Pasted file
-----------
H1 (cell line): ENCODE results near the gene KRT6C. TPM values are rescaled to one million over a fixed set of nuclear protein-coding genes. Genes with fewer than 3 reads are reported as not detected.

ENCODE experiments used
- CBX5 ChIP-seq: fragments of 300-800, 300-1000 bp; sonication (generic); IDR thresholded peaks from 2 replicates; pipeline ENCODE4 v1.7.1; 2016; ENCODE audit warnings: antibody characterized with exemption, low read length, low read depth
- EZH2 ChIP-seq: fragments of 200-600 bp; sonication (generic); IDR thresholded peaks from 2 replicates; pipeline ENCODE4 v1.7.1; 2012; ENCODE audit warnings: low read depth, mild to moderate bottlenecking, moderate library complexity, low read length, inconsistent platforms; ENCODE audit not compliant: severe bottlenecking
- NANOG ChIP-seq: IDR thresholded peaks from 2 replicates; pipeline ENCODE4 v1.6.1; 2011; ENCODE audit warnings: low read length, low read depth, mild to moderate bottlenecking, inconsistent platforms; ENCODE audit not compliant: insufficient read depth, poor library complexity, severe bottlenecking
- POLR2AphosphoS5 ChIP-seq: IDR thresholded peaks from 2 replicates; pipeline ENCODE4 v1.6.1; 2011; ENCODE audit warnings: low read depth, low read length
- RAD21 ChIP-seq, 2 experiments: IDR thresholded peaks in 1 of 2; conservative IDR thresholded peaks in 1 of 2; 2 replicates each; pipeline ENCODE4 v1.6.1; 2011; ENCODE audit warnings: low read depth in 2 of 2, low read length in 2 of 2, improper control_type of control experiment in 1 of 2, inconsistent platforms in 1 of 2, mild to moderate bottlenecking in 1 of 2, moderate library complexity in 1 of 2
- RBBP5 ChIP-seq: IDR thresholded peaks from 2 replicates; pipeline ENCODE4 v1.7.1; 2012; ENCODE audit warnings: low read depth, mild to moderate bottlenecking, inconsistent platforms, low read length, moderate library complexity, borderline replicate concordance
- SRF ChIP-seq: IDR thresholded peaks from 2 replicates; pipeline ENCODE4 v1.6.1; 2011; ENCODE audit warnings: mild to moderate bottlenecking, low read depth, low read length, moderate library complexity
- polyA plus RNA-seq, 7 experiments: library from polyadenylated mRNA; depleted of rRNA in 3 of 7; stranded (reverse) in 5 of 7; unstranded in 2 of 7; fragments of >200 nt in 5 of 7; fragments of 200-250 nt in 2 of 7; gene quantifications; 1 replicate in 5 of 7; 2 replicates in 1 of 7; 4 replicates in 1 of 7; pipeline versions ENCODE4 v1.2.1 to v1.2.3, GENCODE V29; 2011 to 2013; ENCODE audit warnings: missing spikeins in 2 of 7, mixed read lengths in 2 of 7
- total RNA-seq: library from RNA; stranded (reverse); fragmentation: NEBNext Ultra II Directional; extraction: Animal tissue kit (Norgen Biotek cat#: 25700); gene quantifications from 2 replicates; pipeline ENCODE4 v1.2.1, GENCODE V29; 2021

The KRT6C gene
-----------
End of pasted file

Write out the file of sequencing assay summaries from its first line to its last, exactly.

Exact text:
H1 (cell line): ENCODE results near the gene KRT6C. TPM values are rescaled to one million over a fixed set of nuclear protein-coding genes. Genes with fewer than 3 reads are reported as not detected.

ENCODE experiments used
- CBX5 ChIP-seq: fragments of 300-800, 300-1000 bp; sonication (generic); IDR thresholded peaks from 2 replicates; pipeline ENCODE4 v1.7.1; 2016; ENCODE audit warnings: antibody characterized with exemption, low read length, low read depth
- EZH2 ChIP-seq: fragments of 200-600 bp; sonication (generic); IDR thresholded peaks from 2 replicates; pipeline ENCODE4 v1.7.1; 2012; ENCODE audit warnings: low read depth, mild to moderate bottlenecking, moderate library complexity, low read length, inconsistent platforms; ENCODE audit not compliant: severe bottlenecking
- NANOG ChIP-seq: IDR thresholded peaks from 2 replicates; pipeline ENCODE4 v1.6.1; 2011; ENCODE audit warnings: low read length, low read depth, mild to moderate bottlenecking, inconsistent platforms; ENCODE audit not compliant: insufficient read depth, poor library complexity, severe bottlenecking
- POLR2AphosphoS5 ChIP-seq: IDR thresholded peaks from 2 replicates; pipeline ENCODE4 v1.6.1; 2011; ENCODE audit warnings: low read depth, low read length
- RAD21 ChIP-seq, 2 experiments: IDR thresholded peaks in 1 of 2; conservative IDR thresholded peaks in 1 of 2; 2 replicates each; pipeline ENCODE4 v1.6.1; 2011; ENCODE audit warnings: low read depth in 2 of 2, low read length in 2 of 2, improper control_type of control experiment in 1 of 2, inconsistent platforms in 1 of 2, mild to moderate bottlenecking in 1 of 2, moderate library complexity in 1 of 2
- RBBP5 ChIP-seq: IDR thresholded peaks from 2 replicates; pipeline ENCODE4 v1.7.1; 2012; ENCODE audit warnings: low read depth, mild to moderate bottlenecking, inconsistent platforms, low read length, moderate library complexity, borderline replicate concordance
- SRF ChIP-seq: IDR thresholded peaks from 2 replicates; pipeline ENCODE4 v1.6.1; 2011; ENCODE audit warnings: mild to moderate bottlenecking, low read depth, low read length, moderate library complexity
- polyA plus RNA-seq, 7 experiments: library from polyadenylated mRNA; depleted of rRNA in 3 of 7; stranded (reverse) in 5 of 7; unstranded in 2 of 7; fragments of >200 nt in 5 of 7; fragments of 200-250 nt in 2 of 7; gene quantifications; 1 replicate in 5 of 7; 2 replicates in 1 of 7; 4 replicates in 1 of 7; pipeline versions ENCODE4 v1.2.1 to v1.2.3, GENCODE V29; 2011 to 2013; ENCODE audit warnings: missing spikeins in 2 of 7, mixed read lengths in 2 of 7
- total RNA-seq: library from RNA; stranded (reverse); fragmentation: NEBNext Ultra II Directional; extraction: Animal tissue kit (Norgen Biotek cat#: 25700); gene quantifications from 2 replicates; pipeline ENCODE4 v1.2.1, GENCODE V29; 2021

The KRT6C gene